Taxes, lawsuits, maintenance requirements, and more – the registered office takes care of it all. If you had to do this yourself, it would pile additional tasks onto your already-full plate. Plus, the office makes your business available to receive documents even when you’re out of town. This is especially important if your LLC’s physical office is outside Pennsylvania.
Your registered office can be either a personal or corporate address.
Personal Address as Registered Office
You can use an individual’s home address as your registered office, as long as it’s a physical address in Pennsylvania, not a P.O. box. Feel free to use your own personal address – or that of a friend or family member – as long as whoever lives at that location agrees to take on the registered office repsponsibilities.
Registered Office Service
The Department of State provides a list of Commercial Registered Office Providers (CROPs), companies that will provide registered office services. It can be a lot easier, though, to use an LLC formation service like IncFile or Northwest Registered Agent, so we highly recommend it.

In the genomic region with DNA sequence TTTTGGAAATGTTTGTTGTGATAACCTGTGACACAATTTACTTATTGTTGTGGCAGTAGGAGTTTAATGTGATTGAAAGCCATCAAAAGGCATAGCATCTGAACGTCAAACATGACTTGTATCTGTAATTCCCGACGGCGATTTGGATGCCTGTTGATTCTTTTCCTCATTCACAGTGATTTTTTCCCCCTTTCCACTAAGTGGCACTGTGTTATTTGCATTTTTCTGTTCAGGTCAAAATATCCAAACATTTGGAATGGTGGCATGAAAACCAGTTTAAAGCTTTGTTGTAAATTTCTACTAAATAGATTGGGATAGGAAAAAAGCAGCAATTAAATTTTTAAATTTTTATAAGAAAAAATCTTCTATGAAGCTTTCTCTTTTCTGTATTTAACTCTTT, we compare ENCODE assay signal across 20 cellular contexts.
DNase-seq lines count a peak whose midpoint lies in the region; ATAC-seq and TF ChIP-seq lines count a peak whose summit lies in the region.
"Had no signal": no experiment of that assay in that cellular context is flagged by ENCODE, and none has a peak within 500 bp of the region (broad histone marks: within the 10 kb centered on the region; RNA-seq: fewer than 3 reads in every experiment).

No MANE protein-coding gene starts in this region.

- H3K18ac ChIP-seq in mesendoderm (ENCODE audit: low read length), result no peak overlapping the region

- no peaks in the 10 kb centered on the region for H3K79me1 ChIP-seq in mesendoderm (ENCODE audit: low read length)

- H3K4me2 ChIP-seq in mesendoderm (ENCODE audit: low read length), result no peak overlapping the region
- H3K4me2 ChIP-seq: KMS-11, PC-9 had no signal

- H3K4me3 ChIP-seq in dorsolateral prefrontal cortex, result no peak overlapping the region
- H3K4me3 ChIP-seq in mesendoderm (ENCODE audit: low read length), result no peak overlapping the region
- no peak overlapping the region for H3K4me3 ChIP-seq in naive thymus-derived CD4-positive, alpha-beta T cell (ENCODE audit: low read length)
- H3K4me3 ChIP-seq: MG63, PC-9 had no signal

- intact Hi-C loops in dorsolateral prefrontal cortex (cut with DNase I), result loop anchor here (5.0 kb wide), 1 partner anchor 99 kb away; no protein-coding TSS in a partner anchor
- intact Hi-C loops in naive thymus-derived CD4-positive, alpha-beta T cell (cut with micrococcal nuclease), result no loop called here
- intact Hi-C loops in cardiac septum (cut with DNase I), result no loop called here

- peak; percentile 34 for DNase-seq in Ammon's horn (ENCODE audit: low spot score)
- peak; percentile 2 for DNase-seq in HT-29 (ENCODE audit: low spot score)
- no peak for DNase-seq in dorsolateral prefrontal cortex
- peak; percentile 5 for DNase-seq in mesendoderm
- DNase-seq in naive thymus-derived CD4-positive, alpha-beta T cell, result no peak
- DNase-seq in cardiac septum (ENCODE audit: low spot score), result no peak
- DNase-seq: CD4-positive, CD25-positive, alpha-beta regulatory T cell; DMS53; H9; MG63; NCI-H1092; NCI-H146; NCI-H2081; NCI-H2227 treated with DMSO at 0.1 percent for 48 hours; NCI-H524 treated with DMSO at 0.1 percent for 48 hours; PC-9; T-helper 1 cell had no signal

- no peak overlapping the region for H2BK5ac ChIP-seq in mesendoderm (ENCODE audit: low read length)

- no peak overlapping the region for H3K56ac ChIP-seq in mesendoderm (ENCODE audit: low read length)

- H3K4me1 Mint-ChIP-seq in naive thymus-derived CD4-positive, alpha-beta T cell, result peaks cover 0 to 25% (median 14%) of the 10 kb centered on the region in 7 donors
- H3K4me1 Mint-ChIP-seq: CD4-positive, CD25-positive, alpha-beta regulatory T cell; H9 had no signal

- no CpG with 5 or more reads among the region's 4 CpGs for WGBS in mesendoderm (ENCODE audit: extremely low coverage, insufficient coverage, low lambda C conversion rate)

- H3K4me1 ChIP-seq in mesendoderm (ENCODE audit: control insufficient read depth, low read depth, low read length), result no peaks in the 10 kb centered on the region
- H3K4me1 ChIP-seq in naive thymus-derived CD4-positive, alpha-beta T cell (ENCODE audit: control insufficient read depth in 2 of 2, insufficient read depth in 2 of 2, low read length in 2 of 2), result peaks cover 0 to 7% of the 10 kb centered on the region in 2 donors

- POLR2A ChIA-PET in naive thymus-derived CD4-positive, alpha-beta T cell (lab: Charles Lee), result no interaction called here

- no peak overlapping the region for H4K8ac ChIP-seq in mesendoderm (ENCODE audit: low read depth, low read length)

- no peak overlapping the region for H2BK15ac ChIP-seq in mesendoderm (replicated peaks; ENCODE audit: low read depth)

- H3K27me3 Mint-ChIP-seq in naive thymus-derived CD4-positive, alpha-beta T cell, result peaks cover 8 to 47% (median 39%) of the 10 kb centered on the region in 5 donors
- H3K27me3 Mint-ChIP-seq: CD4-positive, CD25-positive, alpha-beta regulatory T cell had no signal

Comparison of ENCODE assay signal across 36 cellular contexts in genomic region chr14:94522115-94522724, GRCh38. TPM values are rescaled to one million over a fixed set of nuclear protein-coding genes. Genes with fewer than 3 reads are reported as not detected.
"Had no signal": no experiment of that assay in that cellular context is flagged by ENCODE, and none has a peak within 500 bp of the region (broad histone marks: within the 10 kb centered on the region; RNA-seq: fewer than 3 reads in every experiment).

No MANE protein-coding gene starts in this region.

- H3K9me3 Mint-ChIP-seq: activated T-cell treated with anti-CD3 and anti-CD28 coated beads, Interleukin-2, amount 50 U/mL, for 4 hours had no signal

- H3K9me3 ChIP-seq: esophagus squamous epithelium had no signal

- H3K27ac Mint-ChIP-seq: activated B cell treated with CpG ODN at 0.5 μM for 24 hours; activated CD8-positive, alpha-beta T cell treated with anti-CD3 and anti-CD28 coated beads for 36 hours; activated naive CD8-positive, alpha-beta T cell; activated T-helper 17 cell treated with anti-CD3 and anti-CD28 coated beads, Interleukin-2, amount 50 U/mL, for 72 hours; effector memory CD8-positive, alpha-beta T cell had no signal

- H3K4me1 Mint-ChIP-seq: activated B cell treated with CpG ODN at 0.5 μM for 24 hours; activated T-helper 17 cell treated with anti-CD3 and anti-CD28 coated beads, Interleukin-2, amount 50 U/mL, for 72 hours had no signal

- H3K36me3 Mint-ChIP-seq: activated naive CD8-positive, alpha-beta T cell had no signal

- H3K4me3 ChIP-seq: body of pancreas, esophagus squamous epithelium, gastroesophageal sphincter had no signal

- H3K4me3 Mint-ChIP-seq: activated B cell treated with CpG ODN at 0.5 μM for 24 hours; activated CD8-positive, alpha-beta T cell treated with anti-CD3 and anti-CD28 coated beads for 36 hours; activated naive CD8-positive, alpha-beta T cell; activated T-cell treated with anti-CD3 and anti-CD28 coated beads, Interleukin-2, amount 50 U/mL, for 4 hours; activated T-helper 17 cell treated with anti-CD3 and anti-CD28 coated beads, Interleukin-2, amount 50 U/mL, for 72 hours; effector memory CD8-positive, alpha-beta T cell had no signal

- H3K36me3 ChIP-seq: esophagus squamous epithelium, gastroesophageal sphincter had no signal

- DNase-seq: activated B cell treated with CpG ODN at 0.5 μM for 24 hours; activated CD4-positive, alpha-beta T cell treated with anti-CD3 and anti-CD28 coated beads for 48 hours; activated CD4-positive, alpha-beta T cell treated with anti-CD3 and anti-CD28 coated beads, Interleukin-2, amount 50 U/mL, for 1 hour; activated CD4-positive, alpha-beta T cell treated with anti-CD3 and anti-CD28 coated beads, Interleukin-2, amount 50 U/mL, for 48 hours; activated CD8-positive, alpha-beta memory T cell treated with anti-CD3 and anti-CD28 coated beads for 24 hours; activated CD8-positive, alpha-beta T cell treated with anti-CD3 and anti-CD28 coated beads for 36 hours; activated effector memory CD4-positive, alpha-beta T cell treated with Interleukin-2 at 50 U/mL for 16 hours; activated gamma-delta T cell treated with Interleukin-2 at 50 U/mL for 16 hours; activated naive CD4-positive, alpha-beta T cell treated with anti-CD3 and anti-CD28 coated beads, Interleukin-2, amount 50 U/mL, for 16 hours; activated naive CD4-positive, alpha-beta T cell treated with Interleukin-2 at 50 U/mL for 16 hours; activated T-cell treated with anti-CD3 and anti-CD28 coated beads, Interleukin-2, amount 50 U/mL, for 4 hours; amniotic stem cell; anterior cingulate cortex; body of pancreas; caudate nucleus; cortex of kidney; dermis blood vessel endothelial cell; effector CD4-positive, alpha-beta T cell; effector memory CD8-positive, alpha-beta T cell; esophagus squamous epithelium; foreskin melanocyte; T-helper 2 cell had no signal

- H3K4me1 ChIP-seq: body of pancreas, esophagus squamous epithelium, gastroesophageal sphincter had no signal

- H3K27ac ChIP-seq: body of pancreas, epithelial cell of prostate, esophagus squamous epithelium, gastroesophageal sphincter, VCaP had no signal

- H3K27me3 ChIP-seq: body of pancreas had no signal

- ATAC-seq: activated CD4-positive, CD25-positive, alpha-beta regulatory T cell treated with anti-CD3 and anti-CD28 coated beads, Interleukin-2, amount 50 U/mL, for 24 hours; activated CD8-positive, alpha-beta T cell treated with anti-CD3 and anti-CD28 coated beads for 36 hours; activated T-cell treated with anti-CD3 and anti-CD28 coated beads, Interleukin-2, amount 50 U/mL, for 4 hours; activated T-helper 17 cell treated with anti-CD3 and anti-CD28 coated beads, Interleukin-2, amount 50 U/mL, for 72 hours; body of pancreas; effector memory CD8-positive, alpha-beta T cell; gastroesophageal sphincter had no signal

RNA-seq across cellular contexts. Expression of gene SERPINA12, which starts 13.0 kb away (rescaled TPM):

Not only will they take care of business formation requirements, but they’ll also include a free registered office service. Or, if you’d rather start your Pennsylvania LLC on your own, you can use a national registered office service to provide a registered office address.
During the life of your LLC you may, at some point, need to change your registered office. Perhaps you want to switch from an individual to a professional service, or maybe your existing registered office holder resigns. Either way, you’ll want to make the change as soon as possible because operating without an office address on file can lead to administrative dissolution.
Step 3: File the Formation Documents with the Commonwealth
This is where the LLC formation process kicks into high gear. Let’s check back in with Fanny.